Mortality from smallpox is 3% among vaccinated persons and 30% overall among those who are unvaccinated.8 Among those with a secondary bacterial pneumonia, mortality rises to 50%.9 Death usually occurs in the second week of illness, although 5-10% of cases with a more fulminant course progress to death within 7 days.

Clinical Forms of Variola
There are 2 recognized clinical categories of smallpox: Variola major and variola minor, also known as alastrim. Variola major is by far the more severe form, with a case-fatality rate of 30% or more; the fatality rate for variola minor is 1% or less.

Variola major is further subcategorized into: ordinary, modified, flat, and hemorrhagic smallpox. Ordinary smallpox is what is most commonly seen: the sudden onset of a prodromal illness with fever to 101°F or more and headache, myalgias, and malaise, followed by the slow progression of a rash, which becomes most prominent on the face and extremities. Modified smallpox occurs in persons with some degree of pre-existing immunity and presents with a less severe prodrome, no fever as the rapidly evolving rash progresses, and with a much lower mortality rate. Flat and hemorrhagic smallpox have much more severe prodromes and constitutional symptoms and present with atypical lesions; fortunately, both types are uncommon.10

Table 4.
Treatment Regimens for Agents of Bioterrorism9

Variola Treatment of active smallpox can be attempt ed with cidofovir, an agent with activity against many pox viruses; 3 other agents, adefovir dipivoxide, cyclic cidofovir, and ribavirin may also be candidates for use in this setting.
Anthrax IV administration of ciprofloxacin 400 mg every 8-12 hours.
Botulism Trivalent equine antitoxin if the disease is in a phase of progression. Contact of the CDC for release of antitoxin. Skin testing should be done first to avoid the occurrence of anaphy laxis or serum sickness.
Tularemia Streptomycin given 1 gm IM twice daily for 10 days.
Plague Streptomycin 30 mg/kg IM per day in 2 divided doses. (Gentamicin is considered a substitute agent). IV chloramphenicol may be given for plague meningitis or in sepsis syndrome. IV doxycycline (100 mg every 12 hours for 10-14 days, after an initial loading dose of 200 mg) is also effective
VHF None proven to be effective. Ribavirin may be considered for use in certain circumstances.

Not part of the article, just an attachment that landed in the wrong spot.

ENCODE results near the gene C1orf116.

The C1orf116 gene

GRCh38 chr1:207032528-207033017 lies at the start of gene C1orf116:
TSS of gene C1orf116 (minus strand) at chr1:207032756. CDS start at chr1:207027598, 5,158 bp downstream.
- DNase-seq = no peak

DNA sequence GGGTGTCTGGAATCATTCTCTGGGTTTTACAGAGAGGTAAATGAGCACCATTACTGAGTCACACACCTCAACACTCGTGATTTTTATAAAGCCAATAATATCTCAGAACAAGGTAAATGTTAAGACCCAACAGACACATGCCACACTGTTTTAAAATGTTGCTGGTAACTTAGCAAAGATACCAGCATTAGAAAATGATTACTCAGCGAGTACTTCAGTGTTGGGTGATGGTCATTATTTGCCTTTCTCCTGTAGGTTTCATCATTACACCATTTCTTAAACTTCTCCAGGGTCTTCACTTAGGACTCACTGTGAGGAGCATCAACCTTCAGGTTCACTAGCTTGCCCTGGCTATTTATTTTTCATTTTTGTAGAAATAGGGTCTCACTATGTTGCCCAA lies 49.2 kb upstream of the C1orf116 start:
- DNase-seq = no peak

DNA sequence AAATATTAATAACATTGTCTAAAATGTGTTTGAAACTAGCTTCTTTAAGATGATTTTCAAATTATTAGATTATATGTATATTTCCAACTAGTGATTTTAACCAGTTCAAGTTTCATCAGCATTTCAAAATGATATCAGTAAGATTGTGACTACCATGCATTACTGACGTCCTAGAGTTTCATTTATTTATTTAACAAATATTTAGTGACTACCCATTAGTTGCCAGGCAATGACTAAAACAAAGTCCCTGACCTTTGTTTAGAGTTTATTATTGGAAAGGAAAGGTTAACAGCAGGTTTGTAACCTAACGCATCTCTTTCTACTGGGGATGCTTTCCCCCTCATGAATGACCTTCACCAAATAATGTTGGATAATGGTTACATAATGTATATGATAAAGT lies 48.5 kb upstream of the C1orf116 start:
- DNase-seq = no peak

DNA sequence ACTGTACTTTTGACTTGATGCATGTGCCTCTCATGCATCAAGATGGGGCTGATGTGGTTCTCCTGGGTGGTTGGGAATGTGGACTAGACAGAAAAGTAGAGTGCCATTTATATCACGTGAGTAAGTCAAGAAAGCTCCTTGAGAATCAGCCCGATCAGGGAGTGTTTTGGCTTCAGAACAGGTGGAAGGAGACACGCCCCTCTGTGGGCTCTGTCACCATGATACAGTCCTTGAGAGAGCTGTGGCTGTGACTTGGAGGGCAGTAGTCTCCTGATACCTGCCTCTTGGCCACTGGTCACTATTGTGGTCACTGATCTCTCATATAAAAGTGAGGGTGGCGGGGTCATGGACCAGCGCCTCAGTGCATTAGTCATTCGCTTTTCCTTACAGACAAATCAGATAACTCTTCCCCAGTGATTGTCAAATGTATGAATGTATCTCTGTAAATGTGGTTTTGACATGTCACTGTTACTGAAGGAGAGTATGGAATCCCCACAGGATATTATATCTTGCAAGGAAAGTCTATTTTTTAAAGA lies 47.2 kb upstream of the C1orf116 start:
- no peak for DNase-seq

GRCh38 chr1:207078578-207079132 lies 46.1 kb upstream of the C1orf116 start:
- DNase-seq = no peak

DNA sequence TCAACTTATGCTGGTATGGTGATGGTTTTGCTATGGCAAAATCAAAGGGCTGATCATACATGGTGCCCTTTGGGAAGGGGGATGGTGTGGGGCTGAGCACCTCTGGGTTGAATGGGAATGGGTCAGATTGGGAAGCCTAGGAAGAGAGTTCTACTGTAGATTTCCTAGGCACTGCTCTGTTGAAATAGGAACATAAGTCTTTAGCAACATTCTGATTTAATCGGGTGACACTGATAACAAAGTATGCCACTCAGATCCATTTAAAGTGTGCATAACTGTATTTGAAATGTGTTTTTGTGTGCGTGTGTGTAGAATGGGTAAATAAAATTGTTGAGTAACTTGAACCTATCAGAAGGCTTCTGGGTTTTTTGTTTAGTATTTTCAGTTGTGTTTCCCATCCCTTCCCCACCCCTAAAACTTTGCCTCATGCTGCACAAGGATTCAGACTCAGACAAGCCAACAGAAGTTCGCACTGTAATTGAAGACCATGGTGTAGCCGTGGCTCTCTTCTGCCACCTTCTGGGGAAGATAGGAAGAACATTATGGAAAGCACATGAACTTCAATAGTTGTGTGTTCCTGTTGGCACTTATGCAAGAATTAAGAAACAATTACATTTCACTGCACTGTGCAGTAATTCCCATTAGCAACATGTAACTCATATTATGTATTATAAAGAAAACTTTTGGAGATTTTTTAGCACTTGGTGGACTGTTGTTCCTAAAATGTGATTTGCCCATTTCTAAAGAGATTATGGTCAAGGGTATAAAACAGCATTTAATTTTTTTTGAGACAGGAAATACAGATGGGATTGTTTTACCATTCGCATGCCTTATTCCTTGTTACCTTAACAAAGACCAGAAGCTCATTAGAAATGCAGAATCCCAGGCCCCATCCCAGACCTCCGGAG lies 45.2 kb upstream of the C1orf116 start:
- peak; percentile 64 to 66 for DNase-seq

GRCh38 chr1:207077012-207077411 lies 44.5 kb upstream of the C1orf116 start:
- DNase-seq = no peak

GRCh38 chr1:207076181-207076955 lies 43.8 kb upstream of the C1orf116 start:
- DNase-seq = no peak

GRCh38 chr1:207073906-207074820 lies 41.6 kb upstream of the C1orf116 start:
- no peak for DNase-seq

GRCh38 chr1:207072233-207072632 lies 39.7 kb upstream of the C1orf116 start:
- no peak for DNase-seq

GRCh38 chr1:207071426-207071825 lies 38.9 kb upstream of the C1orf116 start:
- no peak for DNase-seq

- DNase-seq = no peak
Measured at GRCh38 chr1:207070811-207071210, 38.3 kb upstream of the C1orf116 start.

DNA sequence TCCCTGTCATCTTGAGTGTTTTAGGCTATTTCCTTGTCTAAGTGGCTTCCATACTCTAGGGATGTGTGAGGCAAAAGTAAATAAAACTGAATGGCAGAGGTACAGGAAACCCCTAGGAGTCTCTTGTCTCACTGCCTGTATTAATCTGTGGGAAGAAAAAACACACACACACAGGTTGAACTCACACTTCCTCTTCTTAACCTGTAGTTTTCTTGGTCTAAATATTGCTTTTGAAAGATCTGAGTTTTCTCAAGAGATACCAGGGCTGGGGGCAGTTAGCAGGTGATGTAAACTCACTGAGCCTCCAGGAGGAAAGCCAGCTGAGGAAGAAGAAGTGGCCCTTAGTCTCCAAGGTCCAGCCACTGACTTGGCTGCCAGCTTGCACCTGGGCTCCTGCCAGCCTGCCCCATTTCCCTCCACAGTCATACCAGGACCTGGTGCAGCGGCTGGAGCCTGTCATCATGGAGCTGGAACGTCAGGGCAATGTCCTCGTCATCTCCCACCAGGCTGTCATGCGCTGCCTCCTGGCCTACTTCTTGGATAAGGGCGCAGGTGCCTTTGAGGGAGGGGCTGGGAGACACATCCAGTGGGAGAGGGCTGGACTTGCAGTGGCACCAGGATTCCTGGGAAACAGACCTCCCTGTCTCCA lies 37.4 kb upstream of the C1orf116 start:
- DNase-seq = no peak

Table 5.
Post-Exposure Prophylaxis Against Agents of Bioterrorism9

(smallpox) virus Smallpox vaccine is effective in preventing death if given up to 5 days after exposure and in preventing illness if given within 72 hours.
Anthrax Ciprofloxacin 500 mg orally b.i.d. or doxy- cycline 100 mg b.i.d. orally. Consider initia tion of anthrax immunization. Antibiotic pro- phylaxis should continue for at least 60 days.
Botulism   Trivalent equine antitoxin, available from CDC
Tularemia Doxycycline 100 mg or ciprofloxacin 500 mg orally b.i.d. for 14 days
Plague Doxycycline 100 mg orally b.i.d. for 7 days
VHF   Ribavirin may be of value


Table 6.
Major and Minor Criteria for Diagnosis of Smallpox

Major Criteria
Significant febrile prodrome 1-4 days before rash onset; fever of 101°F or greater; at least 1 additional symptom;
Rash lesions that are deep, firm or hard, and well circumscribed;
Lesions in the same stage of development on any part of the body.
Minor criteria
Centrifugal distribution, ie, lesions concentrated on the face and distal extremities;
First appearance of lesions on the oral mucosa/palate, face, or forearms;
Toxic or moribund appearance of the patient;
Slow evolution of lesions over several days.

Distinguishing Smallpox from Chickenpox
It is absolutely critical to distinguish smallpox from primary varicella, or chickenpox. The pattern of symptoms preceding the occurrence of the rash in smallpox is one of the most characteristic features in recognizing the disease. Typically, smallpox symptoms begin 1-4 days before rash onset with fever of 101°F or higher and severe prostration; ie, persons appear severely ill. On the other hand, chickenpox presents with a short, mild prodrome, minimal fever before rash onset, and mild constitutional symptoms.10

The rash of smallpox is described as both deep and hard, and begins as rounded, well circumscribed lesions that can umbilicate or become confluent. They mature slowly (1-2 days per stage), remaining synchronous in their maturation with all lesions in the same stage of development. The rash of smallpox has a centrifugal distribution, with the highest density of lesions on the face, greater density on the extremities than the trunk, and greater density on the distal compared to proximal extremities, with lesions on both palms and soles. In contrast to this pattern, the rash of chickenpox is superficial, is not well demarcated, and evolves rapidly over a 24-hour period. It makes its appearance in asynchronous waves or "crops", with lesions in all stages of maturity (vesicles, pustules, scabs) at any given time. The lesions of chickenpox are clustered much more densely over the trunk, with fewer lesions on the face and extremities, and do not appear on palms or soles.7 In persons who received chickenpox vaccine, the rash is mild with few lesions. In the United States, chickenpox is primarily a disease of children; only about 5% of adults have not had the disease. Should laboratory assistance in the diagnosis of chickenpox be required, possible approaches include the use of a Direct Fluorescent Antibody (DFA) test, electron microscopy, or the polymerase chain reaction (PCR) for detection of varicella-zoster virus in material obtained from lesions.10 Also to be distinguished are monkeypox, which typically causes cervical and inguinal adenopathy, and skin eruptions from exposures to certain drugs or skin contact agents, such as erythema multiforme and allergic dermatitis.9